Much has changed in the Bow River basin since 1968 – the demands on the river ecosystem have increased significantly with the twin pressures of population growth and climate change. Re-allocating 50 million litres of water would increase that pressure in a very ecologically sensitive area. It would also set a dangerous precedent for future allocations of water resources. If this application is approved, there’s nothing that will prevent future water license holders from selling their unused water allocations, and while the license holders may profit, our watersheds will pay the price.
Additionally, we must remember that this water allocation would be given priority over all other allocations granted after 1968 under Alberta’s “first-in-time first-in-right water” allocation system. This means that Fortress Mountain would receive priority for this use over a whole host of other users during times of extreme water shortage. Is selling bottled water really a higher priority for the people in the Bow River basin ahead of so many agricultural and municipal water uses? Most Albertans who have talked to me about this issue don’t think so.
Revenues from the sale of the water would apparently fund the goals that the owners have for the development of the resort, including environmentally sound development, living wages for staff, charitable and community activities, as well as reclamation of the site. I support those stated goals, but it should be the skiers who use the resort who pay for those activities. The other Bow River water users and the ecosystem should not be asked to pay for others’ enjoyment of a ski facility.
Alberta Environment and Parks must live up to its mandate of supporting sustainable development now and for future generations. Rejecting Fortress Mountain Holding’s water application would be a step in the right direction.
Environment & Parks Critic
Alberta’s Official NDP Opposition
Red Deer residents are financing the devaluation of their homes.
There are two big issues with Red Deer’s population growth in the last 4 years.
First we are aging. 4 years ago the average age of Red deer residents was 35 years of age. Basically half the population was 35 or under and half are over 35. Now 4 years later the average age is 40 or 39.5 to be precise. So now half of Red Deer’s population is over 40.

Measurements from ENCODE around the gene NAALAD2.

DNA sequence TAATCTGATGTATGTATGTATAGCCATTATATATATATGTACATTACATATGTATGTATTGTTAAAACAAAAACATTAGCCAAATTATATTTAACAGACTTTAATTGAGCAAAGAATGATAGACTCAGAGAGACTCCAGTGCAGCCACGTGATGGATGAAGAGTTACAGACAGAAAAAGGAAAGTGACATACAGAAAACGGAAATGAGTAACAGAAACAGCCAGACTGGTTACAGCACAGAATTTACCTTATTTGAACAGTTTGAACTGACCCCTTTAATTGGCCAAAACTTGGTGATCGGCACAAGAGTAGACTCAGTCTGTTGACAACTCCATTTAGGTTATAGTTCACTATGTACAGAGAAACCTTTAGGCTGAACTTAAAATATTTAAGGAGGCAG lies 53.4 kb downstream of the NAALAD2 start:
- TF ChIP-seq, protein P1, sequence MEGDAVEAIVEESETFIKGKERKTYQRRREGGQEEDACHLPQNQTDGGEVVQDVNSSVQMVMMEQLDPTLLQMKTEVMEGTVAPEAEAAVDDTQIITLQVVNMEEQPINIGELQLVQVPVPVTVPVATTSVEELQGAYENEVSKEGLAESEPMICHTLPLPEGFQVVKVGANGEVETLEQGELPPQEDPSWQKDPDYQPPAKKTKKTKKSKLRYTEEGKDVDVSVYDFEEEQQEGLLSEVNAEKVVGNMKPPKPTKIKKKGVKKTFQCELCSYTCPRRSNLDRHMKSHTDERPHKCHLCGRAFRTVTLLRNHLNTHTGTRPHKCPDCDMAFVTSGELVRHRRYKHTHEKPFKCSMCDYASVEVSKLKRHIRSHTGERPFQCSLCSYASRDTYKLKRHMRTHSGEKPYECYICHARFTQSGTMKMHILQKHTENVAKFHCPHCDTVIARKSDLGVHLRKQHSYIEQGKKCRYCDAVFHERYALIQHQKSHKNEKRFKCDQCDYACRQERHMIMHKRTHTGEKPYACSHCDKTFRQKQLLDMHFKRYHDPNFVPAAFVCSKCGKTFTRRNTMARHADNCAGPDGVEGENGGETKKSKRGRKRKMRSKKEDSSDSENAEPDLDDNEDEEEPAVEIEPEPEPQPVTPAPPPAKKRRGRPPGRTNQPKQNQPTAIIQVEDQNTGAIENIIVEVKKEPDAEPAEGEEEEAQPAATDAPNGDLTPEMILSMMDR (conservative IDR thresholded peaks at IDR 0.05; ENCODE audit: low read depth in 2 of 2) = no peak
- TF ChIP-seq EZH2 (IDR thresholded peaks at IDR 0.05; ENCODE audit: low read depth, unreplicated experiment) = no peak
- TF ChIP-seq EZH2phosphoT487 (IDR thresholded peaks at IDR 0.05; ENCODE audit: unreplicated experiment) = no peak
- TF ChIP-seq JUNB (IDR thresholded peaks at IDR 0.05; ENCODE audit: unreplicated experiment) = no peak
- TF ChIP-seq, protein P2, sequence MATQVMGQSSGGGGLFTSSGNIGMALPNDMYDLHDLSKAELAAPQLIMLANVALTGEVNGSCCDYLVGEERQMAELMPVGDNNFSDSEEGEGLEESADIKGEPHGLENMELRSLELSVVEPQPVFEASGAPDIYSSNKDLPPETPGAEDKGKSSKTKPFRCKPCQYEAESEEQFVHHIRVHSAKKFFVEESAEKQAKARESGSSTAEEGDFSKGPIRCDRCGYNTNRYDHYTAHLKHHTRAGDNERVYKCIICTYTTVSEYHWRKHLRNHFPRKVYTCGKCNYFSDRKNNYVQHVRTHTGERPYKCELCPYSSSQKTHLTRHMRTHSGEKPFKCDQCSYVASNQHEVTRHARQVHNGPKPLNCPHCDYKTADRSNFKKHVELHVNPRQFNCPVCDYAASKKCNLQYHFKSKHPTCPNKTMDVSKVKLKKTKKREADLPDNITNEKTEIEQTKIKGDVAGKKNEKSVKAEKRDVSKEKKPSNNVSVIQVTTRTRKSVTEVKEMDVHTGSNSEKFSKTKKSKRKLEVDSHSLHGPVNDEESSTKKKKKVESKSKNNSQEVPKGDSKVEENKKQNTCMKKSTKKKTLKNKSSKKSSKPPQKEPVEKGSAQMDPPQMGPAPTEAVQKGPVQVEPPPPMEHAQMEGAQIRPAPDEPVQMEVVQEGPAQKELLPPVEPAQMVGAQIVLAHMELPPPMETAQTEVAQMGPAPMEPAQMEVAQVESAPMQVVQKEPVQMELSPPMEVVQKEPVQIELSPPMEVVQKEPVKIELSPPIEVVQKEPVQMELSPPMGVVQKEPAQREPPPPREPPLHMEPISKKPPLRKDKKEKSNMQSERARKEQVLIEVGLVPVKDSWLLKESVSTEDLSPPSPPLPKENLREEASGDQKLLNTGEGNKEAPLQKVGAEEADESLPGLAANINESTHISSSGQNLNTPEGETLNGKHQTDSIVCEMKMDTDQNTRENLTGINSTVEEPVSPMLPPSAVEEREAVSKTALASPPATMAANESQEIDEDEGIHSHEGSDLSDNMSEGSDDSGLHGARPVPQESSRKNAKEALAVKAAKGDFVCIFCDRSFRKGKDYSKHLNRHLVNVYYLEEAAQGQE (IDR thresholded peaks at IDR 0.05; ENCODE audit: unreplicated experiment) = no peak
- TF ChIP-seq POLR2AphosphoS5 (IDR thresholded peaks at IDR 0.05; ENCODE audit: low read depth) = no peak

Secondly our population increased by 195 residents (00.2%) but we added 1299 new homes. Basically the same number of taxpayers (with the minimal 00.2% increase), are paying taxes on 1299 new homes (3.09% increase).
Along with 1299 new homes, we the lowly taxpayer had to pay for servicing, transit, schools, service centres, roads, sidewalks, sewers, mowing, lighting etc so 1299 new homes could be built.
Now let us look at the 42,034 houses that was there before. There used to 2.4 residents per home now we are down to 2.3 residents per home. 4% decrease. Our taxes went up 10% on these 4 year+ older homes, in 4 years but we have fewer people paying the taxes. The value of our older homes have decreased below inflation, and a realtor told me that houses are selling at about 10% below assessed value.
Supply is out doing demand and we are financing it with our taxes.
Since our median age is increasing, and our population is stagnating means we are losing young families, we are decimating established neighbourhoods and we are financing it.
I think we should rethink this strategy. Let us build things that attract families who will create a demand for new homes. We have enough empty lots and half filled neighbourhoods. We have too many under utilized homes, too many people wanting to but unable to downsize or upsize but can’t afford to sell their homes in this depressed market.
The hardest hit neighbourhoods are north of the river and has been declining for at least 6 years. Perhaps we could build a high school or a new swimming pool to attract people to buy and renovate subsequently revitalizing the neglected older neighbourhoods. No new roads, sewers, transit, fire halls, etc to be built.
What have we spent on new roads and traffic circles lately, was it $135 million or $185 million? Did we top the $200 million? I am not sure exactly, different budgets, but I think it’s around there.
So with poor growth rates, and an over supply of homes, a depressed housing market, it may be time to change course. We have seen our population decrease before while neighbouring communities grew. Time for a re-think?
I believe it is time for a change because I don’t want to continue financing the devaluing of my home and scaring young families away.
How many more years before the average age in Red Deer is fifty?